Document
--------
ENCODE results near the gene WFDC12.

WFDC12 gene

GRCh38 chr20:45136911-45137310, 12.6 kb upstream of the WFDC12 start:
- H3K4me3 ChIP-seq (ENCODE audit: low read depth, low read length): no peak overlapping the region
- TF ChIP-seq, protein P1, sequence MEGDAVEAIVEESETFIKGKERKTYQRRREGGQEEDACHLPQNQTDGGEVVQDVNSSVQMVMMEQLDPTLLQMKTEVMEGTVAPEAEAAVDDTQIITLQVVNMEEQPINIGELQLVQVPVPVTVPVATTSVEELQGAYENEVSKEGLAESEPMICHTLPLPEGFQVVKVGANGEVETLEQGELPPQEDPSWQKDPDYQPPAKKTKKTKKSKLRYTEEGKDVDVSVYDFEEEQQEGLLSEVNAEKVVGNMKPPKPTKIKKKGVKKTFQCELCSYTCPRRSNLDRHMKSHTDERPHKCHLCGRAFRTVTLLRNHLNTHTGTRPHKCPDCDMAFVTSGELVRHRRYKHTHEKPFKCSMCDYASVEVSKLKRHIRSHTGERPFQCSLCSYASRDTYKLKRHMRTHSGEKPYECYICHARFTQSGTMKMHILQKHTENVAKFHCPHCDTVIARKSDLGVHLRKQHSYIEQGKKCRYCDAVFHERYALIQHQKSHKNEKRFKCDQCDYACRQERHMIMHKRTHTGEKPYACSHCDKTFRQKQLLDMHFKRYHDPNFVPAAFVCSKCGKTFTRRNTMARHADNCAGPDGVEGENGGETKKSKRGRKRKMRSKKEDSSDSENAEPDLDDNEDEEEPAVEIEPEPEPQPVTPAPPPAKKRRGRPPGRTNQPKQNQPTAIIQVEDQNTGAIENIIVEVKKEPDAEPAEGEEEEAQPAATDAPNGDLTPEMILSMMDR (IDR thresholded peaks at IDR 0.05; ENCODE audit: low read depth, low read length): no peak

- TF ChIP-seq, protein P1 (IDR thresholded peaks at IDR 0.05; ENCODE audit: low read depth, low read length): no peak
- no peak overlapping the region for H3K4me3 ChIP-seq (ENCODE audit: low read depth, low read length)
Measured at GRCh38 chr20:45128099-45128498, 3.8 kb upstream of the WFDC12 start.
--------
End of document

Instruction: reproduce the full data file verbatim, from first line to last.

ENCODE results near the gene WFDC12.

WFDC12 gene

GRCh38 chr20:45136911-45137310, 12.6 kb upstream of the WFDC12 start:
- H3K4me3 ChIP-seq (ENCODE audit: low read depth, low read length): no peak overlapping the region
- TF ChIP-seq, protein P1, sequence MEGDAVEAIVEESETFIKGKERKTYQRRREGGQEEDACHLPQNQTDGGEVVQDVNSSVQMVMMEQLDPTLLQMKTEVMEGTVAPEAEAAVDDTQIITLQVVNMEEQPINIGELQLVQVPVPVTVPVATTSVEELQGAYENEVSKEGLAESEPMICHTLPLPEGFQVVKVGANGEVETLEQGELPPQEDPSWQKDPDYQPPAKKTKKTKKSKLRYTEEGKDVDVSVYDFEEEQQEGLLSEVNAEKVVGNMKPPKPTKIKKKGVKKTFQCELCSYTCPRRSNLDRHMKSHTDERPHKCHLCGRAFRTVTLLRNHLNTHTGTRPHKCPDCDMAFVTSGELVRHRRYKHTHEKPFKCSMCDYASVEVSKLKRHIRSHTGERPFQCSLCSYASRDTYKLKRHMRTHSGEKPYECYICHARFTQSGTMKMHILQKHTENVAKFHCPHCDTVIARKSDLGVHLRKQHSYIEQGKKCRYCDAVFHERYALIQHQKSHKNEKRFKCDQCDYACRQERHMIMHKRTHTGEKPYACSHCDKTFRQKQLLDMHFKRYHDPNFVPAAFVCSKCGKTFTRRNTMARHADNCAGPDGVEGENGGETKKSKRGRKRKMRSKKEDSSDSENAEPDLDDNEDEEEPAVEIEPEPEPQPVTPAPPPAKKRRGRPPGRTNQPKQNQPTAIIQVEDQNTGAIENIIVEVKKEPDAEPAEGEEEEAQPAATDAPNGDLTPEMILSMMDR (IDR thresholded peaks at IDR 0.05; ENCODE audit: low read depth, low read length): no peak

- TF ChIP-seq, protein P1 (IDR thresholded peaks at IDR 0.05; ENCODE audit: low read depth, low read length): no peak
- no peak overlapping the region for H3K4me3 ChIP-seq (ENCODE audit: low read depth, low read length)
Measured at GRCh38 chr20:45128099-45128498, 3.8 kb upstream of the WFDC12 start.